The insurgency in Iraq continues to baffle the U.S. military and intelligence communities, and the U.S. occupation has become a potent recruiting tool for al Qaeda and other terrorist groups, top U.S. national security officials told Congress yesterday.
"Islamic extremists are exploiting the Iraqi conflict to recruit new anti-U.S. jihadists," CIA Director Porter J. Goss told the Senate Select Committee on Intelligence.
CIA Director Porter J. Goss prepares to testify before the Senate Select Committee on Intelligence with other national security officials as committee member Saxby Chambliss (R-Ga.) watches.
(Lucian Perkins -- The Washington Post)
"These jihadists who survive will leave Iraq experienced and focused on acts of urban terrorism," he said. "They represent a potential pool of contacts to build transnational terrorist cells, groups and networks in Saudi Arabia, Jordan and other countries."
On a day when the top half-dozen U.S. national security and intelligence officials went to Capitol Hill to talk about the continued determination of terrorists to strike the United States, their statements underscored the unintended consequences of the war in Iraq.
"The Iraq conflict, while not a cause of extremism, has become a cause for extremists," Goss said in his first public testimony since taking over the CIA. Goss said Abu Musab Zarqawi, a Jordanian terrorist who has joined al Qaeda since the U.S. invasion, "hopes to establish a safe haven in Iraq" from which he could operate against Western nations and moderate Muslim governments.
"Our policies in the Middle East fuel Islamic resentment," Vice Adm. Lowell E. Jacoby, director of the Defense Intelligence Agency, told the Senate panel. "Overwhelming majorities in Morocco, Jordan and Saudi Arabia believe the U.S. has a negative policy toward the Arab world."
Jacoby said the Iraq insurgency has grown "in size and complexity over the past year" and is now mounting an average of 60 attacks per day, up from 25 last year. Attacks on Iraq's election day last month reached 300, he said, double the previous one-day high of 150, even though transportation was virtually locked down.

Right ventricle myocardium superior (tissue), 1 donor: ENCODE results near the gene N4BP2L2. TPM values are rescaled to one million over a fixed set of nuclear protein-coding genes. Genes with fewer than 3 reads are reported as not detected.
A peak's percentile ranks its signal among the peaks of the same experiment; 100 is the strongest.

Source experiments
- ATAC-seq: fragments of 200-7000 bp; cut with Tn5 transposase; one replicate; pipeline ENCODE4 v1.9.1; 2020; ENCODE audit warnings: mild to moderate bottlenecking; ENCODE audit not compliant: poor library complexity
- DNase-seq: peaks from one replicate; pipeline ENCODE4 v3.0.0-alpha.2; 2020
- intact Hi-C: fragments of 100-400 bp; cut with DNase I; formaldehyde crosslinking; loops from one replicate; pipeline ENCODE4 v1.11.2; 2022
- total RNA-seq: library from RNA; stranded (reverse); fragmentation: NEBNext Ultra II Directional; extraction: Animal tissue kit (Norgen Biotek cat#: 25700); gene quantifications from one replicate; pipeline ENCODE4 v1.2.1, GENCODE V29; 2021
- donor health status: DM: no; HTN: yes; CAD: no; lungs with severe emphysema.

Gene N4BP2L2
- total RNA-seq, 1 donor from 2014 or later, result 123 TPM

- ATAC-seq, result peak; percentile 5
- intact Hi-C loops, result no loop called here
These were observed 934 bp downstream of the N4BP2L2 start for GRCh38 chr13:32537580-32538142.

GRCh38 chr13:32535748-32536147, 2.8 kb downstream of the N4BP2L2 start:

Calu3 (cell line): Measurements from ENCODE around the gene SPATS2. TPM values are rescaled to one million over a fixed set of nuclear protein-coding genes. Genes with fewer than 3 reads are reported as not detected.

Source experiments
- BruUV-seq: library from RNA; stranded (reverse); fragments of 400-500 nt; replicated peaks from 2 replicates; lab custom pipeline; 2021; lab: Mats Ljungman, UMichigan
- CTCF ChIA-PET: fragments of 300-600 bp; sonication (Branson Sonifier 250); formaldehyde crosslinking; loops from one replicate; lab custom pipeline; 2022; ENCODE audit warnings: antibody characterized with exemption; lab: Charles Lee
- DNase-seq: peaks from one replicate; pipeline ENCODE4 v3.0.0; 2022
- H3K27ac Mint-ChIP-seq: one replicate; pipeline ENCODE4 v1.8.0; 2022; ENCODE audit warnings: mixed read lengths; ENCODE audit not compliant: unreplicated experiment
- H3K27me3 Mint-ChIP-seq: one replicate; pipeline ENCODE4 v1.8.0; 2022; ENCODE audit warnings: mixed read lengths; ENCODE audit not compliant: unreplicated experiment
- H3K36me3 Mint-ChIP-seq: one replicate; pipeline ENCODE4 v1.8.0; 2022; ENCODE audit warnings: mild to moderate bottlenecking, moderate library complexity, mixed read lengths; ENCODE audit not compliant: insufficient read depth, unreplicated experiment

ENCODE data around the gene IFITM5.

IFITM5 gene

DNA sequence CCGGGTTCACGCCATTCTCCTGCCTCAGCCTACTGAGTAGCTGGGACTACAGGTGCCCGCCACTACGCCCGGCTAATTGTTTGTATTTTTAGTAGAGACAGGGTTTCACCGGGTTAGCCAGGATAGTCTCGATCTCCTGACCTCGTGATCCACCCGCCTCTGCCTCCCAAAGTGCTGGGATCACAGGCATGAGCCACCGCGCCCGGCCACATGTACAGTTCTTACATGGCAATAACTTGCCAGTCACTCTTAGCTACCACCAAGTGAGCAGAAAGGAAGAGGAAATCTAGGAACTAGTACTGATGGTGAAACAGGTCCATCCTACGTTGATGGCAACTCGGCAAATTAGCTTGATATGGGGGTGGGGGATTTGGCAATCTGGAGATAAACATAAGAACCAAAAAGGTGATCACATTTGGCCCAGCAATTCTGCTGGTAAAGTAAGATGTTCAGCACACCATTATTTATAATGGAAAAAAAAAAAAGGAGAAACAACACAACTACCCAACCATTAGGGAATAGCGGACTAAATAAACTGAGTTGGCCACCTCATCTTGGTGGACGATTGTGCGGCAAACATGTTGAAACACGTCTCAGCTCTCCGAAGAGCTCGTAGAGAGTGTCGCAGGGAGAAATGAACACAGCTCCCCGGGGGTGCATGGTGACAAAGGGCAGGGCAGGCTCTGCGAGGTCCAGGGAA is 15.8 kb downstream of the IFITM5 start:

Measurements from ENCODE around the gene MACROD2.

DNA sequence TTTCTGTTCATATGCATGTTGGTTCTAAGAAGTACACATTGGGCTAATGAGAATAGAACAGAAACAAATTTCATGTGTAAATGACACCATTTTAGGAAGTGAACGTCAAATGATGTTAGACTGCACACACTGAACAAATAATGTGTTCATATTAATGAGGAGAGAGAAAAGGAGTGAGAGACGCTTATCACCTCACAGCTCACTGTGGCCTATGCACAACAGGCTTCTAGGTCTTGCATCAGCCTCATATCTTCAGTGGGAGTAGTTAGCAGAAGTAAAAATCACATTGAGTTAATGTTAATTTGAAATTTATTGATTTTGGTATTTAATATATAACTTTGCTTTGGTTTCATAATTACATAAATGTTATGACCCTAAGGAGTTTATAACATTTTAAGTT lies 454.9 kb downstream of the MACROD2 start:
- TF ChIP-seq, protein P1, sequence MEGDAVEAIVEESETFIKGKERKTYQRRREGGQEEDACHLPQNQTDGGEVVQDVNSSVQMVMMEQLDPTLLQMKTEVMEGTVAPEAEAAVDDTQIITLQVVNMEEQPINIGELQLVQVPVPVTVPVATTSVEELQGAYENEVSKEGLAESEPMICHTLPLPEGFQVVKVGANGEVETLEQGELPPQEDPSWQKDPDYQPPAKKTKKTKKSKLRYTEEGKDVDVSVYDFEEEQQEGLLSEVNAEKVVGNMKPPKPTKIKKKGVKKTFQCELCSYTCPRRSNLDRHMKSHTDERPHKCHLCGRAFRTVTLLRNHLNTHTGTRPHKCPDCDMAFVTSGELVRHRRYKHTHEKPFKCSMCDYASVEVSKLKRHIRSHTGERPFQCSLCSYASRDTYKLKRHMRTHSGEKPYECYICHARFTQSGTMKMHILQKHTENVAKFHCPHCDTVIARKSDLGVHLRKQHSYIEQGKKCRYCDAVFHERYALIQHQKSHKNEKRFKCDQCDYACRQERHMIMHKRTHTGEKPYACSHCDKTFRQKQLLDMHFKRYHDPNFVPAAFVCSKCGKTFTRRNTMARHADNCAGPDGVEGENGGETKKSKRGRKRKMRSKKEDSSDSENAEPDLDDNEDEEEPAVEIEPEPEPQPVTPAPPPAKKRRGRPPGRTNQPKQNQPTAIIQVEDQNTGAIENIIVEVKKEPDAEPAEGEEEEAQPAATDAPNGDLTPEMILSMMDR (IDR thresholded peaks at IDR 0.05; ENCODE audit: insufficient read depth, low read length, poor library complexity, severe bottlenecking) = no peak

Defense Secretary Donald H. Rumsfeld told the House Armed Services Committee that he has trouble believing any of the estimates of the number of insurgents because it is so difficult to track them.
Rumsfeld said that the CIA and DIA had differing assessments at different times but that U.S. intelligence estimates of the insurgency are "considerably lower" than a recent Iraqi intelligence report of 40,000 hard-core insurgents and 200,000 part-time fighters. Rumsfeld told Rep. Ike Skelton (Mo.), the committee's ranking Democrat, that he had copies of the CIA and DIA estimates but declined to disclose them in a public session because they are classified.
"My job in the government is not to be the principal intelligence officer and try to rationalize differences between the Iraqis, the CIA and the DIA," Rumsfeld testified. "I see these reports. Frankly, I don't have a lot of confidence in any of them."
After the hearing, Rumsfeld told reporters that he did not mean to be "dismissive" of the intelligence reports.
"People are doing the best that can be done, and the fact is that people disagree," he said. ". . . It's not clear to me that the number is the overriding important thing."
Air Force Gen. Richard B. Myers, chairman of the Joint Chiefs of Staff, told the House panel that the extremists associated with al Qaeda and Zarqawi represent "a fairly small percentage of the total number of insurgents."
Sunni Arabs, dominated by former members of Saddam Hussein's Baath Party, "comprise the core of the insurgency" and continue to provide "funds and guidance across family, tribal, religious and peer-group lines," Jacoby said.